World trade has slumped and with companies actively clearing debts and households doing the same the issue is where will demand come from if no one is buying. Japan had the advantage that the rest of the world was still growing. The US and Europe do not have that advantage now. So the GDP will fall because debts are being cleared and activity is falling. The issue will be more of

    It will only recover once the debts have been brought down to manageable levels. Though what would have stopped the problem in the first place is fixed rules on end users debts. It could be as simple as a maximum of 3.5 times a single borrowers income for a mortgage. That would stop the housing bubble getting out of alignment with wages and reduce the fall out when there is a recession. Rules banning loans with higher loan to values of 90% or less even would also help eliminate the risks for banks and lending institutions.

    New rules on other lending, and even vanilla products would mean that banking will be less profitable but safer for the state who has to guarantee the financial system.

    That fails to answer why do you need Credit Default Swaps? Conventionally if you had an investment that was floundering you had the option of selling it. You may have had to take a loss but the buyer would have the option of holding out for better times.

    One downside to the CDS is that it distorts outcomes when insolvency is an issue. Bond holders no longer have an obligation to take a haircut when a company collapses if they own a linked CDS. They will get reimbursed in full only if there is a total failure. That means that what could have been restructured before no longer will get past bond holders who will want 100% payback via a CDS rather than take a haircut via a restructuring. That places bondholders against all other stake holders in a bankruptcy.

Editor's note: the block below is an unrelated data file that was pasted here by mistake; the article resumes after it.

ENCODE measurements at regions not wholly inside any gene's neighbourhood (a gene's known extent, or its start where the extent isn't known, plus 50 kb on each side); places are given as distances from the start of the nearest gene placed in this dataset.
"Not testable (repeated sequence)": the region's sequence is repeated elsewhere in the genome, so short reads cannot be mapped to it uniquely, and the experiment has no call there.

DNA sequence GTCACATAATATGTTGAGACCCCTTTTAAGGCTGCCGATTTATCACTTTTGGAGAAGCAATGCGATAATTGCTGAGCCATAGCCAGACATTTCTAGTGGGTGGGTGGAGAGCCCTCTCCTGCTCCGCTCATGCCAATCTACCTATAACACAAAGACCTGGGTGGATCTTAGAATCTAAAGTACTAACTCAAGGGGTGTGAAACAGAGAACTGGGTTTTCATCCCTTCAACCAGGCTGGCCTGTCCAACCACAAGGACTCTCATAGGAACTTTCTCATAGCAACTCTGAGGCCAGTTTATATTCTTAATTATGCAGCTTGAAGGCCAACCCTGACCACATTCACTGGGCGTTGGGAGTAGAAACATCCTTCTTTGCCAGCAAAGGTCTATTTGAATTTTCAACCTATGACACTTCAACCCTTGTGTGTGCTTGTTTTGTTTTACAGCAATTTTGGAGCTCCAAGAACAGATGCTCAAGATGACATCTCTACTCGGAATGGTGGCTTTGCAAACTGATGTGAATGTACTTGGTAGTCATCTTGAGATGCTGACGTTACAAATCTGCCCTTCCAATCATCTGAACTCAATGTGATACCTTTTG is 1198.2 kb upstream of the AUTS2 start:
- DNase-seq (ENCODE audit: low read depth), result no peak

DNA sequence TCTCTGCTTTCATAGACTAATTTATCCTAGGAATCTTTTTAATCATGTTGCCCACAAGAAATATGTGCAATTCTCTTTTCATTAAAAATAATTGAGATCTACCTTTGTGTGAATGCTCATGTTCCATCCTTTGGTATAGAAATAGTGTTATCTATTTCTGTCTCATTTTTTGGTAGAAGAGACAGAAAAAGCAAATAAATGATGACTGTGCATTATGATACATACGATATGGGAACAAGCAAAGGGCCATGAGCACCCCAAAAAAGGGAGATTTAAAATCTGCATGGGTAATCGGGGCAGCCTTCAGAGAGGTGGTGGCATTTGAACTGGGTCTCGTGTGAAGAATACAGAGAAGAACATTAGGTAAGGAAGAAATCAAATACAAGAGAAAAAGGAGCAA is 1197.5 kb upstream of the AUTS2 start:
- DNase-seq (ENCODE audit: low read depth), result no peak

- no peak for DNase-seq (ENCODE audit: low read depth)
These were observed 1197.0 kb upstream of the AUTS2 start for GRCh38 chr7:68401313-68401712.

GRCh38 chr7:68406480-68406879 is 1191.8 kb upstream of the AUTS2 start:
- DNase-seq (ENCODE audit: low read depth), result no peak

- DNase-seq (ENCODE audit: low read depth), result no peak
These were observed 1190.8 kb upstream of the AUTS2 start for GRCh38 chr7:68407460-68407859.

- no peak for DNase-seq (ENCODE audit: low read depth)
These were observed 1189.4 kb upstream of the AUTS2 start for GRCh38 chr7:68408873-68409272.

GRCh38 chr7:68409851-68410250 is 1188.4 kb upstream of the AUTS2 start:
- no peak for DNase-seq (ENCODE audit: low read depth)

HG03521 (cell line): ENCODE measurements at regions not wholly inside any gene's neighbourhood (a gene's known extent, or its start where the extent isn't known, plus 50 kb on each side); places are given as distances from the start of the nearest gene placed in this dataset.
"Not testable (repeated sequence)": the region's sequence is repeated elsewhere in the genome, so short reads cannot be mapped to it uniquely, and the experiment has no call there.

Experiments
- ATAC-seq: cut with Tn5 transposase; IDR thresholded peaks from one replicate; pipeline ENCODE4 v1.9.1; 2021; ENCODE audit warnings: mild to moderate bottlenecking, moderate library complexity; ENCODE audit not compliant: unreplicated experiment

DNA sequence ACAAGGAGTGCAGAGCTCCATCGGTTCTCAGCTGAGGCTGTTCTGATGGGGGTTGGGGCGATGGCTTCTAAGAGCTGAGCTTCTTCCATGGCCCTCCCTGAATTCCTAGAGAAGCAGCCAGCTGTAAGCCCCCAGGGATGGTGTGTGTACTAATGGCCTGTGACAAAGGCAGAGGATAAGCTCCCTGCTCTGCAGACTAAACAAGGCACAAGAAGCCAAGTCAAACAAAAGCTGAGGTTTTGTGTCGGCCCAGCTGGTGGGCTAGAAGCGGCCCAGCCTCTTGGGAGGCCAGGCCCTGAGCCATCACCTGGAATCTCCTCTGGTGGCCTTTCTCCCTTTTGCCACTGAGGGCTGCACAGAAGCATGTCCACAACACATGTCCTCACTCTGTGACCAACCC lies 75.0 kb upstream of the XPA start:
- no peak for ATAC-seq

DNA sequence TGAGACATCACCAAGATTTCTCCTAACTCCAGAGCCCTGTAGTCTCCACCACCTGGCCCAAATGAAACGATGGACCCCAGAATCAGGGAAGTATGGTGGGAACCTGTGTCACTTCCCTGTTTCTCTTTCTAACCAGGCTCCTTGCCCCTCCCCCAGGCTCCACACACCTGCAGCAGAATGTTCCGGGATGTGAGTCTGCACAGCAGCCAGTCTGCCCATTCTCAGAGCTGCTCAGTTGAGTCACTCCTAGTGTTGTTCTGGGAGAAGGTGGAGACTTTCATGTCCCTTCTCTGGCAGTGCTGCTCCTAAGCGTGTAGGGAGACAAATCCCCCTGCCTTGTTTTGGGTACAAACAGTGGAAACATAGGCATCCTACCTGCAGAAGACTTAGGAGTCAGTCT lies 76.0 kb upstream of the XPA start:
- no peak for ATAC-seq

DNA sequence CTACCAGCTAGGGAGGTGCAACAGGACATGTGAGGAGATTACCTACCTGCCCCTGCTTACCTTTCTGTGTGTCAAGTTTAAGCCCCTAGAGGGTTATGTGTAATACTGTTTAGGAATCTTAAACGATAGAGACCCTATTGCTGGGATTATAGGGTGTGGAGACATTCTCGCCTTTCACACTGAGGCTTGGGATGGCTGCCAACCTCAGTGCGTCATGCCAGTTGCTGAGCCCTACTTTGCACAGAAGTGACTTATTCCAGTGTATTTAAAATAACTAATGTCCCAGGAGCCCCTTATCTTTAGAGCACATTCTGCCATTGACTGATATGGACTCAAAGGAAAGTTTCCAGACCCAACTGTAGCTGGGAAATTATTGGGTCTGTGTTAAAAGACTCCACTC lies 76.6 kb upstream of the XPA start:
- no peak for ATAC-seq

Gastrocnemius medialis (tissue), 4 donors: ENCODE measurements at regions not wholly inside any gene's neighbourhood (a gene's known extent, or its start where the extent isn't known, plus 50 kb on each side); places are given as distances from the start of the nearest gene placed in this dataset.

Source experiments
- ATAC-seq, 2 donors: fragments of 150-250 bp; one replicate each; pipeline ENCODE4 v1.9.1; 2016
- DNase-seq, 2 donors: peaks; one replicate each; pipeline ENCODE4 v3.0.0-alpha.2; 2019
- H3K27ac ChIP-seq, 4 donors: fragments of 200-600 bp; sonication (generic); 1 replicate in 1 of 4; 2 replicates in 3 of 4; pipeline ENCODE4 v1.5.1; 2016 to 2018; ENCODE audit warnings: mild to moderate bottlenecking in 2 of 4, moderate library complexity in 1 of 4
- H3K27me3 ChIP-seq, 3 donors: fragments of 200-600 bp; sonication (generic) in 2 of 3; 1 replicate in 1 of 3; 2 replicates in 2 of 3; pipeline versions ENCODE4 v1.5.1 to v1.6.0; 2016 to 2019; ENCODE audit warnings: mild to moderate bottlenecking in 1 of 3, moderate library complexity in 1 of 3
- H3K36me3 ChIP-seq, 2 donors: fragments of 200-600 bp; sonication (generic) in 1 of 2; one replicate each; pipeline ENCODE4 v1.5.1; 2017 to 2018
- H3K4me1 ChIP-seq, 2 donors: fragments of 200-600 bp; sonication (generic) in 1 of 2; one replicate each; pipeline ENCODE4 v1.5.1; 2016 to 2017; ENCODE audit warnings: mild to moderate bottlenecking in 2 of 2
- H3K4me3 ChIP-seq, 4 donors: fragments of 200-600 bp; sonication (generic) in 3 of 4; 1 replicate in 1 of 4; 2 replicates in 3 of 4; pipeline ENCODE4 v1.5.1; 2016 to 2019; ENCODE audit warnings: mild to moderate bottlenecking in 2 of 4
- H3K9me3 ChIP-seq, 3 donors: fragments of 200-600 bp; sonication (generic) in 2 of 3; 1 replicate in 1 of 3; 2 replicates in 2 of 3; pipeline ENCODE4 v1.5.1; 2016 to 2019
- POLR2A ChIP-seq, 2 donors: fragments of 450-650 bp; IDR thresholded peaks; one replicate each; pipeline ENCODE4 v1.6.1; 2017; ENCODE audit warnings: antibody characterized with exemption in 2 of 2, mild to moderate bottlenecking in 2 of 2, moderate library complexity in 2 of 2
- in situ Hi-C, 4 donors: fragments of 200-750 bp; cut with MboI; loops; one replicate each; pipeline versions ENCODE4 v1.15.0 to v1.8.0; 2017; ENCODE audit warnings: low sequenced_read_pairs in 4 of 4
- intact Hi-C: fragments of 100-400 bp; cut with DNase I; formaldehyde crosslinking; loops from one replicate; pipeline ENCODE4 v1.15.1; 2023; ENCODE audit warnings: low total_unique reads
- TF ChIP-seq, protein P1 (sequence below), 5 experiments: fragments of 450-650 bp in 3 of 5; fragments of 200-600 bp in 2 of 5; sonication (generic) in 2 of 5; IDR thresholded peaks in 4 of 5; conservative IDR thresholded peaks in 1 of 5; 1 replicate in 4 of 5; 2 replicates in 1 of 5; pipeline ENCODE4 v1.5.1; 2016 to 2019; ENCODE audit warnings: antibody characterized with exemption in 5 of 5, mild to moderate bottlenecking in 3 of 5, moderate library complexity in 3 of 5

Now because of CDS bond holders do not need to trade out of a position. I could understand buying a CDS where the market is very small and illiquid and you do not have an option to sell your holdings but why are government bonds covered by CDS? These are possibly the most liquid of all financial investments. With governments acting as the lender of last resort and backstop to a crisis, it is akin to taking insurance out that an insurer will fail. We have seen how they pervert problems in a company but what if they did the same to a country like Greece or even the US? Maybe they should be banned?